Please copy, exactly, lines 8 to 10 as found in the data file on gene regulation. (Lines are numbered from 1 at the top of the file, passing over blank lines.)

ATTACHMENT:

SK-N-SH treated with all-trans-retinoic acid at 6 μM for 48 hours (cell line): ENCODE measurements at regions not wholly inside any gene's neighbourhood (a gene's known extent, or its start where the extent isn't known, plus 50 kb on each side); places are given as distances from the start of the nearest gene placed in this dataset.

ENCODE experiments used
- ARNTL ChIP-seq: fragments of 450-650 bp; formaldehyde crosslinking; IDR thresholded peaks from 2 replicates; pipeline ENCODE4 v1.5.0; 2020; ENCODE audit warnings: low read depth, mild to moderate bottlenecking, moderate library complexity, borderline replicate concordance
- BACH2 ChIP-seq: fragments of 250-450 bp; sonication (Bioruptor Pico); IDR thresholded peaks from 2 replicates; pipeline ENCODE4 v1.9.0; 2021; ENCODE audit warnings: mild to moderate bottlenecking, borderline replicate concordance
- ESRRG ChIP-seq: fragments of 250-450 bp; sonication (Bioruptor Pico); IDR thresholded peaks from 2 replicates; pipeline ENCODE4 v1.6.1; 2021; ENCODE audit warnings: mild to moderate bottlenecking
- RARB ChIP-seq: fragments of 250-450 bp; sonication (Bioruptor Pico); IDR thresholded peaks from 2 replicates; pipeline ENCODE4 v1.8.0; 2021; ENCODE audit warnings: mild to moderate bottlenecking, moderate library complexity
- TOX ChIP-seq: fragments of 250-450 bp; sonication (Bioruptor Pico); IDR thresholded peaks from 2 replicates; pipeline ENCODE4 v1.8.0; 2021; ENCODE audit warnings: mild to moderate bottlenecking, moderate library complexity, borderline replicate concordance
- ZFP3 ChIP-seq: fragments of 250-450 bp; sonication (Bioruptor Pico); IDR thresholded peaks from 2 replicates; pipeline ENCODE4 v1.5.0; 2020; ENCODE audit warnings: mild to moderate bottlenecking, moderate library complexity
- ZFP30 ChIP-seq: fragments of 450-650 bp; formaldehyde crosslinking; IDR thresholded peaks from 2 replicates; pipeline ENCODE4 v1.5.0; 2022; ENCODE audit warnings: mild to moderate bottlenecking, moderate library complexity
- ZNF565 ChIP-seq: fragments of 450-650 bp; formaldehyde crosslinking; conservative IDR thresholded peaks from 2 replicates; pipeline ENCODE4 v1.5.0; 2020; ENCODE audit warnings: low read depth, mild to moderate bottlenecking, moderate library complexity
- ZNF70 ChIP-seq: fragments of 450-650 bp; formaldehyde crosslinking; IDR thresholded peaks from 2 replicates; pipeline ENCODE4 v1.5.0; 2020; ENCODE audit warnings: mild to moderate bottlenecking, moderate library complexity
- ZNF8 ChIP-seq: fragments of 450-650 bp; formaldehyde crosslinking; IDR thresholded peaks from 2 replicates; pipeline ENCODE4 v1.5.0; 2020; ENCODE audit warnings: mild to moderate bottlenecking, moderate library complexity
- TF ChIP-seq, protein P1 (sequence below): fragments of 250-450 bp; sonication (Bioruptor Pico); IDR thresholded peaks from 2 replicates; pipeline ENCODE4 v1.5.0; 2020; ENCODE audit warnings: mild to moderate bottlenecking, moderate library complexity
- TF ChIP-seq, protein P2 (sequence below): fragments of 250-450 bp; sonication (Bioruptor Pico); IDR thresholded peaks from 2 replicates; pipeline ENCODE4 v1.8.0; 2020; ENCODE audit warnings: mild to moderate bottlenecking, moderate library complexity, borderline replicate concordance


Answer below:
- ZFP3 ChIP-seq: fragments of 250-450 bp; sonication (Bioruptor Pico); IDR thresholded peaks from 2 replicates; pipeline ENCODE4 v1.5.0; 2020; ENCODE audit warnings: mild to moderate bottlenecking, moderate library complexity
- ZFP30 ChIP-seq: fragments of 450-650 bp; formaldehyde crosslinking; IDR thresholded peaks from 2 replicates; pipeline ENCODE4 v1.5.0; 2022; ENCODE audit warnings: mild to moderate bottlenecking, moderate library complexity
- ZNF565 ChIP-seq: fragments of 450-650 bp; formaldehyde crosslinking; conservative IDR thresholded peaks from 2 replicates; pipeline ENCODE4 v1.5.0; 2020; ENCODE audit warnings: low read depth, mild to moderate bottlenecking, moderate library complexity